One of the most significant recommendations is for the new regulator to have the power to investigate company directors. Currently the FRC only has jurisdiction over those with an accounting qualification. ARGA’s jurisdiction will extend to all CEOs, CFOs, chairs and audit committee chairs, regardless of their qualifications. Directors could become responsible for certifying the material accuracy of the financial statements. “It is absolutely right that ARGA has this remit if it improves governance,” says Boulton. “Directors have a series of duties under the Companies Act and it is absolutely crucial that those are effectively carried out. Giving the regulator powers to ensure that those duties are properly discharged has been part of the vision that John Kingman has set out and something that we support. “But there are some real issues to be tackled and everyone needs to work together, including ICAEW, as a regulator of professionals, to achieve that.”

However there are some unintended consequences of the regulator’s ability to call for the removal of board members, including the potential impact on share value and business growth, as Mark Freebairn, partner and head of the financial management practice of Odgers Berndtson, points out. He says: “You could argue that if you work in a capitalist model then you accept that you are going to allow greater risk for greater reward. But if you allow greater risk, you have to accept that there’s going to be failure. You can’t have risk without failure. If a business is too scared of the regulator, will they push the risk element hard enough to drive strongest growth? It is a challenge that needs to be thought about carefully. The last thing they want to do, at a time when things are difficult for business, is create an even more challenging environment for businesses to operate in.”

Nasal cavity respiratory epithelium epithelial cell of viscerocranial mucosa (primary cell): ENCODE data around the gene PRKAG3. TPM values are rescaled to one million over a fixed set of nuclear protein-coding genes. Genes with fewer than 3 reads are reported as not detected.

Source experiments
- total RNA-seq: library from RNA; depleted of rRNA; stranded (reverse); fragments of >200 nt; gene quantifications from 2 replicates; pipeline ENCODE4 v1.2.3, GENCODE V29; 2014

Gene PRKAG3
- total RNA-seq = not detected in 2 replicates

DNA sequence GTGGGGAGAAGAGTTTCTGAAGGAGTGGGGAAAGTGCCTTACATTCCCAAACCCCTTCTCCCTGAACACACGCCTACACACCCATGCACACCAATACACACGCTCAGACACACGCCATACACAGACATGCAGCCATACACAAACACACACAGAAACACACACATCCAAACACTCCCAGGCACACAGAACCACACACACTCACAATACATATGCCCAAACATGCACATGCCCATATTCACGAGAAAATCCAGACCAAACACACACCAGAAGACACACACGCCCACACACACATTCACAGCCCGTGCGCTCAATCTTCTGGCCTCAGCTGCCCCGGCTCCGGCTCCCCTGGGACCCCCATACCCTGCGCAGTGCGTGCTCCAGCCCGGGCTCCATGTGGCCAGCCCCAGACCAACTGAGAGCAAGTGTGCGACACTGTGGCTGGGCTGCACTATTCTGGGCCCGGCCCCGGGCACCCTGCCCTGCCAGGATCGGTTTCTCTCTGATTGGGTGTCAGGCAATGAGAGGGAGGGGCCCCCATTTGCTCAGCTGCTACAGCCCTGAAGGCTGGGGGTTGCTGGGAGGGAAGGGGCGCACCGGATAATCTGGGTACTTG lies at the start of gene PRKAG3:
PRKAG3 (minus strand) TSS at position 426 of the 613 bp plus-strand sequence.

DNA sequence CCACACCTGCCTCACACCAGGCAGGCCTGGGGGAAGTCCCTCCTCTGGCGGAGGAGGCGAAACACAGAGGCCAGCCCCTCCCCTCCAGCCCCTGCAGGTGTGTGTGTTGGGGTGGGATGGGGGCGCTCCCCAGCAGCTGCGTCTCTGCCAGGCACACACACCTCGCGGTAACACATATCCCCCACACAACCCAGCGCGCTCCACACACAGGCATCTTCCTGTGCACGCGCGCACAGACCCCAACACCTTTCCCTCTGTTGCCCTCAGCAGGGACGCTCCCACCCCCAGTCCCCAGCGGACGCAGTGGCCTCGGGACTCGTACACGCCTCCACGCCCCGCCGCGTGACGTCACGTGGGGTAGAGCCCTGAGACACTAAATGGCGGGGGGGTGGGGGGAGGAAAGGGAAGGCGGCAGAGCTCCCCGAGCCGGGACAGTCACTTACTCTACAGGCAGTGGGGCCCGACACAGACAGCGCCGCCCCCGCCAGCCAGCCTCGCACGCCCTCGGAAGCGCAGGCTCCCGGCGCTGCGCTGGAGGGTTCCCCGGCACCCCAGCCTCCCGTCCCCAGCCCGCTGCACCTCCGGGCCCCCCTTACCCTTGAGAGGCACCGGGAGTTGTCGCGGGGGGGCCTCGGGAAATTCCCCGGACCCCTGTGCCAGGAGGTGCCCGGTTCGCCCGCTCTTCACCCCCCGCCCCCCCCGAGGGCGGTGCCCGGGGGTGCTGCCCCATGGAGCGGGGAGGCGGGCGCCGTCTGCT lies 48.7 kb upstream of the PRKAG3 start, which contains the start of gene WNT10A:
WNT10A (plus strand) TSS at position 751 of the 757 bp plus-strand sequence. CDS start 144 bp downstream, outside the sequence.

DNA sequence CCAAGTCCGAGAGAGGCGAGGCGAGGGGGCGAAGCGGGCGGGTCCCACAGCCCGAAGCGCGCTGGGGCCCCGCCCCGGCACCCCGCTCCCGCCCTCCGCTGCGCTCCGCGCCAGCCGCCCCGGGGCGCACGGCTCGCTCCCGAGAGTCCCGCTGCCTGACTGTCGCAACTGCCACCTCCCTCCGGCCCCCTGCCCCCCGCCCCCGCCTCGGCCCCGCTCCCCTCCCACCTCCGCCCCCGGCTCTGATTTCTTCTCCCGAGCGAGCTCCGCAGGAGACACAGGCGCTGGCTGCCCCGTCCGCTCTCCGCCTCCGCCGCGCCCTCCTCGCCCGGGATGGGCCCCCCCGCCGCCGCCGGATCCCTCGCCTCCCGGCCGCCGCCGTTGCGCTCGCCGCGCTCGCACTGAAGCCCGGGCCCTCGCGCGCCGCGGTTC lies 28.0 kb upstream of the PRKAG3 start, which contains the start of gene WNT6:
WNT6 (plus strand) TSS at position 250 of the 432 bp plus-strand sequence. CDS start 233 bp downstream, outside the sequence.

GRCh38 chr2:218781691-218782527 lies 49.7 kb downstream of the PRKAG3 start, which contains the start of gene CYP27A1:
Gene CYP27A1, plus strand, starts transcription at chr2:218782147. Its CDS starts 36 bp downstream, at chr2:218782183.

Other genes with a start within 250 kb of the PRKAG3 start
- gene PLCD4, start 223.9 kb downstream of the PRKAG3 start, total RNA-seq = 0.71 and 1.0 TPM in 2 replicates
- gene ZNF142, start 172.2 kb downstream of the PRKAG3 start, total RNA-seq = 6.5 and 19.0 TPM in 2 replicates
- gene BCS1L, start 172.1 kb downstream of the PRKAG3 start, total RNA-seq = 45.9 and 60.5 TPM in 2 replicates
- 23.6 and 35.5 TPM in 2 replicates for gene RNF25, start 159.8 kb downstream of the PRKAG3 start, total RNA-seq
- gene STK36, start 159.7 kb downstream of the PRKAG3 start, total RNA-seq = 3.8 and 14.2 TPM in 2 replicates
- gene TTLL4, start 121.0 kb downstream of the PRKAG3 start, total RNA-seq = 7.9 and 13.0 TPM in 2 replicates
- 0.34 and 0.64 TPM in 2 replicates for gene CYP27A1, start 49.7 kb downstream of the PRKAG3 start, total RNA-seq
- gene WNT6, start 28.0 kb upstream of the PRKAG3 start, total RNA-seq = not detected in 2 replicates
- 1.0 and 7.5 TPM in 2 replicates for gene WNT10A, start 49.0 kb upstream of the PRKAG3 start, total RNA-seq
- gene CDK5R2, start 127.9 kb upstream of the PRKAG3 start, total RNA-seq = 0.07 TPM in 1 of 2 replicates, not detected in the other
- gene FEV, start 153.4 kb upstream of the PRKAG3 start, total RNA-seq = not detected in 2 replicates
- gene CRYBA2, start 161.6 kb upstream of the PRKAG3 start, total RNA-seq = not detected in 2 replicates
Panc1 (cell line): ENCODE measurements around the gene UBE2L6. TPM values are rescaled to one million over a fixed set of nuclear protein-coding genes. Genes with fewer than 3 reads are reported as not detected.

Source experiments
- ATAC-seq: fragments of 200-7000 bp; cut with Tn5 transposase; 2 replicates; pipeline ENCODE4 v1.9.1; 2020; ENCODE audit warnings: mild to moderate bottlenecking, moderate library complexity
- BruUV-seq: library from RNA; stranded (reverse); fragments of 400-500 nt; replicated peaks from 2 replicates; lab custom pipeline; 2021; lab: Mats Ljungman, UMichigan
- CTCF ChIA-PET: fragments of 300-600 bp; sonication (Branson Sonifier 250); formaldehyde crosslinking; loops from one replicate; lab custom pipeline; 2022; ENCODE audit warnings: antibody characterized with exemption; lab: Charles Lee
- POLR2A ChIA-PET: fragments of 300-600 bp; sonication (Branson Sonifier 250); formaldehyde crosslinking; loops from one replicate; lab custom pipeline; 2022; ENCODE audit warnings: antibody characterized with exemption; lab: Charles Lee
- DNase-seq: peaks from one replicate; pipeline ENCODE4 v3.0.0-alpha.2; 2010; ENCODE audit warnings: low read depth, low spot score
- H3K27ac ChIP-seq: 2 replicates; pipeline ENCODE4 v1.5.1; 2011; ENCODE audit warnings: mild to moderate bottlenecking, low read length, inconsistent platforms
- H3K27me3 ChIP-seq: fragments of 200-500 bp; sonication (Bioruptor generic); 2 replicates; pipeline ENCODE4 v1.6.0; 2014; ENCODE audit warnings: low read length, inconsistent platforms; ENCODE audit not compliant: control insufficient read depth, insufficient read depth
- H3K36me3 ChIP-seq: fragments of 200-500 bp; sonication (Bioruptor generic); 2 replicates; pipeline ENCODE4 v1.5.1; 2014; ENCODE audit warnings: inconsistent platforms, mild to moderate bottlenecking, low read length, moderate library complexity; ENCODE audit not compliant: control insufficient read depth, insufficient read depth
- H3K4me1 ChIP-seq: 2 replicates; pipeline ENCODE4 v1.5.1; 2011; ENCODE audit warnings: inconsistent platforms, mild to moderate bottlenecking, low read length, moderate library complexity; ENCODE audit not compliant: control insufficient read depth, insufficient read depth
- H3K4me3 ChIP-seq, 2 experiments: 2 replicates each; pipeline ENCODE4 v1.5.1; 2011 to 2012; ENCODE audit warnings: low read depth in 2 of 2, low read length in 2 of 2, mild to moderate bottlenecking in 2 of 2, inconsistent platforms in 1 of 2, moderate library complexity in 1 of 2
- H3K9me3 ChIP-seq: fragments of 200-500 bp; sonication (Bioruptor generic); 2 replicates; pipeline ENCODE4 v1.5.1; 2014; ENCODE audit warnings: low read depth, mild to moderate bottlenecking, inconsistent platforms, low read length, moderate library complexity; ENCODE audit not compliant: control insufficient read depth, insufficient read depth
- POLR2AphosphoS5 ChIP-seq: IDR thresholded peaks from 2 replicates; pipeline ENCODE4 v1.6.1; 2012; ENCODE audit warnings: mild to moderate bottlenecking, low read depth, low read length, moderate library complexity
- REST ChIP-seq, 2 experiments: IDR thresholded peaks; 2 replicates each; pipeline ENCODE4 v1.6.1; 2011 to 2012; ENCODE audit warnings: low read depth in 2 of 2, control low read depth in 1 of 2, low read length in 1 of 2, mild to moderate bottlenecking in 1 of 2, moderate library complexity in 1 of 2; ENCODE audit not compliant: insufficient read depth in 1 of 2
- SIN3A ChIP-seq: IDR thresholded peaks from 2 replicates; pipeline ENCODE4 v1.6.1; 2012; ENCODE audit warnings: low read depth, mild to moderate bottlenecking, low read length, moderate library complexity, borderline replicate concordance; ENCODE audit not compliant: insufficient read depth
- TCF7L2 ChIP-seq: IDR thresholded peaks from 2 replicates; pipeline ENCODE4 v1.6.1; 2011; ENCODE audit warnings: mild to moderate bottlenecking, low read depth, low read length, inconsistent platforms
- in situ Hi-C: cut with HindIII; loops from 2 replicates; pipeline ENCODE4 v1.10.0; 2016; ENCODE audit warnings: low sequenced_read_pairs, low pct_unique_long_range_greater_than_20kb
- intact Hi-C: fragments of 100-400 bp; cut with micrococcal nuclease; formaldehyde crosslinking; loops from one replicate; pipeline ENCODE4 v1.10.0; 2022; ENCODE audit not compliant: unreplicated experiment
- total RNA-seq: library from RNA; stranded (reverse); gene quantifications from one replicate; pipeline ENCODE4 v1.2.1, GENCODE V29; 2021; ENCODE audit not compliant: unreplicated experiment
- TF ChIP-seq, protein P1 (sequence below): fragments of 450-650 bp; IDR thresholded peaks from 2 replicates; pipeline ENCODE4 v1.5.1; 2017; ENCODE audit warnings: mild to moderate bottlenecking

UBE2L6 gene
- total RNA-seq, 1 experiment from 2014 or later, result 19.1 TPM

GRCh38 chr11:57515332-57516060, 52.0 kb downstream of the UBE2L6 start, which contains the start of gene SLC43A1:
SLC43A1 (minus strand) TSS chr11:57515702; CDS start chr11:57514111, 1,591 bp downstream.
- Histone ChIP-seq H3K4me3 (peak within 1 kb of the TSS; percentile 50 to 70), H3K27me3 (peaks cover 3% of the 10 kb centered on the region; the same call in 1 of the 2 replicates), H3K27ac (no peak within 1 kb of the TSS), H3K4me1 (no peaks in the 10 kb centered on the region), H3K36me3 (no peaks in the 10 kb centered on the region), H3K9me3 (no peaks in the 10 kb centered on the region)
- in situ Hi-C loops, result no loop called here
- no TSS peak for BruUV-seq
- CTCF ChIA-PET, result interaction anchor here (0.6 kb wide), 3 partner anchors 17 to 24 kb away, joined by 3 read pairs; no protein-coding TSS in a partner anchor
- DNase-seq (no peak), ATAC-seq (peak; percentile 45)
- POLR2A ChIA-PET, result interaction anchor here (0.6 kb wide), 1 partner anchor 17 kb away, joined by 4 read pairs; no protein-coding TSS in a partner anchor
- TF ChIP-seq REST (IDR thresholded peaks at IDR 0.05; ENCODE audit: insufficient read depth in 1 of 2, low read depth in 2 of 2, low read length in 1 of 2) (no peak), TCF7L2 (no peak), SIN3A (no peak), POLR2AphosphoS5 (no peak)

Matthew Howells, partner at accountancy firm Smith & Williamson, says that while it is right that advisers are held to account for genuine failures of professional behaviour and competence, corporate failures are seldom caused by poor auditing alone. “ARGA should continue the FRC’s work in providing positive examples of good practice and thinking about what works, as well as highlighting poor practice and what doesn’t work. The audit profession has come under intense scrutiny, and while no profession should be exempt from such scrutiny, those who regulate it should be mindful of the dangers of constant negativity.